The season is upon us. My favorite of pagan holidays, Halloween, is just around the corner. And like other holidays that offer a lot of commercialism, but little substance (I’ll leave you to fill in that blank), Halloween comes with its own traditions, especially if you live in or near Salt Lake City.
I think it’s obvious that Utahns love things that go bump in the night (again, fill in your own interpretation). The proof being that the Beehive State boasts more haunted mansions, zombie-fied cornfields, and eerie, apparition-filled mazes in the month of October than Transylvania does the other 11 months out of the year. As a horror aficionado (yes, I love me a good slasher movie) I’ve been to most of the SLC Halloween creep shows, however a fairly new one has sorely eluded my ethereal radar…until now.
Fear Factory SLC, located at 666 W 800 S in Salt Lake City, is housed in the former Portland Cement Factory, which literally takes up just about an entire city block of prime downtown real estate. Long abandoned by the industrial world due to unexplained deaths and dismemberments, the brainy demons behind Fear Factory SLC took over the property in 2010 and promptly turned it into one of the best scary attractions to grace the Salt Lake Valley since Capitol Hill opened the Utah Legislative session to the public.
Dueling Cheese Curdles at Fear Factory SLC
Because we’re always looking for field trips about which we can later discuss (read: banter) during our Dueling Cheese shows, my partner in crime, er I mean, comedy, Tony Oros and I decided to crash Media Night at Fear Factory SLC and check out what all the haunted hubbub was about.
Full disclosure, I LOVE scary stuff, the freakier the better. So if you’re going to get all up in my business with your zombie-like schtick, you’d better have peeling flesh and limbs falling off your body so realistically that I can practically smell your rotting corpse. (Yes, I’m a little twisted that way.) Tony, on the other hand, is not big on some dude with a carved up face chasing you around a locked enclosure with a functioning chainsaw.
So obviously I would be the tougher sell on this little excursion.
I’m happy to say, however, that Fear Factory SLC did not disappoint. Before you even get your wallet out to pay, a cast of carnivorous characters greet you in the courtyard, donning full make-up that would make Alfred Hitchcock proud. Coming from a career in Hollywood filmmaking I’m always looking for cracks in the veneer when it comes to these spooky attractions, and I have to say the ghouls at Fear Factory SLC take their jobs as the walking dead seriously.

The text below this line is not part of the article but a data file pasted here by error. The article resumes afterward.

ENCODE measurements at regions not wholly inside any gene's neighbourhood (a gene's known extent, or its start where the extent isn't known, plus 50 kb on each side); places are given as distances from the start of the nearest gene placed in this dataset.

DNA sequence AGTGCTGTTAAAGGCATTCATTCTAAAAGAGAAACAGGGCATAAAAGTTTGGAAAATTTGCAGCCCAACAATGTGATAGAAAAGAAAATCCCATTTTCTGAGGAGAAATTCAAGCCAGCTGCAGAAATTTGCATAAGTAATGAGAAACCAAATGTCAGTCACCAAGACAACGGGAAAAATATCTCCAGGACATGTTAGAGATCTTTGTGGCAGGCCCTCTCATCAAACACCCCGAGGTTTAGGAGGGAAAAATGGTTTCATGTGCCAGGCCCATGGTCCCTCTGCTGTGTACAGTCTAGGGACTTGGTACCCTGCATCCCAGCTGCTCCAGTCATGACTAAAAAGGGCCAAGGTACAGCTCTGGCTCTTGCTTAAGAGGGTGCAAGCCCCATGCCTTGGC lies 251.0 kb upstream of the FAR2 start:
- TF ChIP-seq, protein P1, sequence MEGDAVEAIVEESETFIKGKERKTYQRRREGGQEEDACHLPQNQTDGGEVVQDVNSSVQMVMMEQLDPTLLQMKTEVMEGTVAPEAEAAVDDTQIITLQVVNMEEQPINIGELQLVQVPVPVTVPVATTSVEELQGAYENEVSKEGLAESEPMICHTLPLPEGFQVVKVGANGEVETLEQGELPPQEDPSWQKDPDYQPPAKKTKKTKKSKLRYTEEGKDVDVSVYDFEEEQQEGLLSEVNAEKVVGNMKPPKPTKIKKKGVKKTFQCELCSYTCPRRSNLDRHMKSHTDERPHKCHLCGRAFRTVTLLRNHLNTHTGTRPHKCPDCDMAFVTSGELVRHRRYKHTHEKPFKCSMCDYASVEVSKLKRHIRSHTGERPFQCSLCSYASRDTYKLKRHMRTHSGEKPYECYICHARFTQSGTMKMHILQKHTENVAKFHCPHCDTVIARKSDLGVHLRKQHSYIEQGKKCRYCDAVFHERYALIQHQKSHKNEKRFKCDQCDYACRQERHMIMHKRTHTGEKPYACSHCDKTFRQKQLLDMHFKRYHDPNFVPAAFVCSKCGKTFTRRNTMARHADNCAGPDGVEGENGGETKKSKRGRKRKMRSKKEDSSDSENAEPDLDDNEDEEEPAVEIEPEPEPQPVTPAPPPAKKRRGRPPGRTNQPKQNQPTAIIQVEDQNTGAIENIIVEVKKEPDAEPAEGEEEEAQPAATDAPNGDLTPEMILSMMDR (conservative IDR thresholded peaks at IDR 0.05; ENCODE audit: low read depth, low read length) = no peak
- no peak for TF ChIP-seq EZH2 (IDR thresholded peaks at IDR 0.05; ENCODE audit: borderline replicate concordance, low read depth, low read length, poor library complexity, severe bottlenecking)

They never broke character once, which is my biggest pet peeve when I pay good money to have the living bejeezus scared out of me.
I could tell you blow-by-blow what it’s like to go through Fear Factory SLC, but like a good horror flick, I don’t want to ruin it for you. So let me just hit a few highlights to whet your fearful appetite. Before you even enter the maze, your senses are assaulted (and I mean that in a good way) by Hollywood special FX that include things like a giant shadow of some poor schmuck hanging from a noose, projected on the side of a huge building. In fact, the shadowy image is so big you can see it from the I-15 freeway.
The scariest part for me was when we ascended the main tower on open grate steps, and then had to cross to the next tower on a narrow, open grate catwalk at least ten stories up. Being afraid of heights, I couldn’t help but look down and notice the death-defying drop between my feet. I literally got queasy and had to hang onto to the rail to get across. I would’ve hung on to Tony, but he ran across the catwalk like his ass was on fire. Once on the other side, he noticed my hesitance, but instead of coming back to help me he decided it was safer (for him) to coach me from afar. (Suffice it to say, we will be discussing this little adventure at our October 10 Riff’s Radio Hour show.)
Once at the top of the tower there are only two ways back to solid ground; either by snaking down a very long (and fast) pitch-black tube slide or careening down an outdoor zip line. We did both, because, well, I just love that crap, and Tony had little choice but to go along with it.
Well Worth the Price of Admission
So if you think it’s fun to be scared, if you lean more toward Texas Chainsaw Massacre, as opposed to the Haunted Mansion at Disneyland, then check out Fear Factory SCL. You won’t be disappointed. It takes about 45 minutes to go through, a little longer if you want to go back up and take the zip line down (which you should definitely do).
Parking is free, and even more fun if you park at the Gateway mall and ride the free Zombie Bus to the Fear Factory compound.
Now if you’ll excuse me I need to do some laundry. I have some soiled pants that need cleaning. And here’s why…
Fear Factory SLC
666 W 800 S, Salt Lake City
Open Thrs, Fri, Sat between now and October 19
Nightly between October 21 through November 2
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Stacy Dymalski is an award winning keynote speaker and stand-up comic who gave up the glamorous life of coach travel, smokey comedy clubs, and heckling drunks for the glamourous life of raising kids (who happen to be bigger hecklers than the drunks). This blog is her new stage. For more of Stacy’s comedy check out her book Confessions of a Band Geek Mom available in bookstores and on Amazon in paperback and Kindle.